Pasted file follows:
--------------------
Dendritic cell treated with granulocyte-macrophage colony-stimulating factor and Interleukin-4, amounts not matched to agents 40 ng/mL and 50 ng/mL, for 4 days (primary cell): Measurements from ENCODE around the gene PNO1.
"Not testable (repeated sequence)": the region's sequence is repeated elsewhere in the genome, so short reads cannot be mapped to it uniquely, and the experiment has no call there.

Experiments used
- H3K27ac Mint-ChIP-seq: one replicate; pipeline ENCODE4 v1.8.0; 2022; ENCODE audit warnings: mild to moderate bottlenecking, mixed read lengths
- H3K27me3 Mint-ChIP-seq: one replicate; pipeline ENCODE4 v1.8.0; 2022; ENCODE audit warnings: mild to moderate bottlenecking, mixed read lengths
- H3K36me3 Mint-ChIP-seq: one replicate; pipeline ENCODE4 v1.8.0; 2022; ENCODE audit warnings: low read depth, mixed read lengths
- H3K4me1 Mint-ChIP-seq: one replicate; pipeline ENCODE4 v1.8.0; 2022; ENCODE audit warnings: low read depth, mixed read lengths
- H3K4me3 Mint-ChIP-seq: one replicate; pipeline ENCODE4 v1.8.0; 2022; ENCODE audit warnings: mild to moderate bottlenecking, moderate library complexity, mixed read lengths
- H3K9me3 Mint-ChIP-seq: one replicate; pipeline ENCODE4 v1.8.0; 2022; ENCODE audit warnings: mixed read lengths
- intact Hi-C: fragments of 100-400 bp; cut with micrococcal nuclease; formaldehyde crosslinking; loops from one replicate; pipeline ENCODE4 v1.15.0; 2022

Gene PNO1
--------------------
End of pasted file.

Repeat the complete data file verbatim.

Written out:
Dendritic cell treated with granulocyte-macrophage colony-stimulating factor and Interleukin-4, amounts not matched to agents 40 ng/mL and 50 ng/mL, for 4 days (primary cell): Measurements from ENCODE around the gene PNO1.
"Not testable (repeated sequence)": the region's sequence is repeated elsewhere in the genome, so short reads cannot be mapped to it uniquely, and the experiment has no call there.

Experiments used
- H3K27ac Mint-ChIP-seq: one replicate; pipeline ENCODE4 v1.8.0; 2022; ENCODE audit warnings: mild to moderate bottlenecking, mixed read lengths
- H3K27me3 Mint-ChIP-seq: one replicate; pipeline ENCODE4 v1.8.0; 2022; ENCODE audit warnings: mild to moderate bottlenecking, mixed read lengths
- H3K36me3 Mint-ChIP-seq: one replicate; pipeline ENCODE4 v1.8.0; 2022; ENCODE audit warnings: low read depth, mixed read lengths
- H3K4me1 Mint-ChIP-seq: one replicate; pipeline ENCODE4 v1.8.0; 2022; ENCODE audit warnings: low read depth, mixed read lengths
- H3K4me3 Mint-ChIP-seq: one replicate; pipeline ENCODE4 v1.8.0; 2022; ENCODE audit warnings: mild to moderate bottlenecking, moderate library complexity, mixed read lengths
- H3K9me3 Mint-ChIP-seq: one replicate; pipeline ENCODE4 v1.8.0; 2022; ENCODE audit warnings: mixed read lengths
- intact Hi-C: fragments of 100-400 bp; cut with micrococcal nuclease; formaldehyde crosslinking; loops from one replicate; pipeline ENCODE4 v1.15.0; 2022

Gene PNO1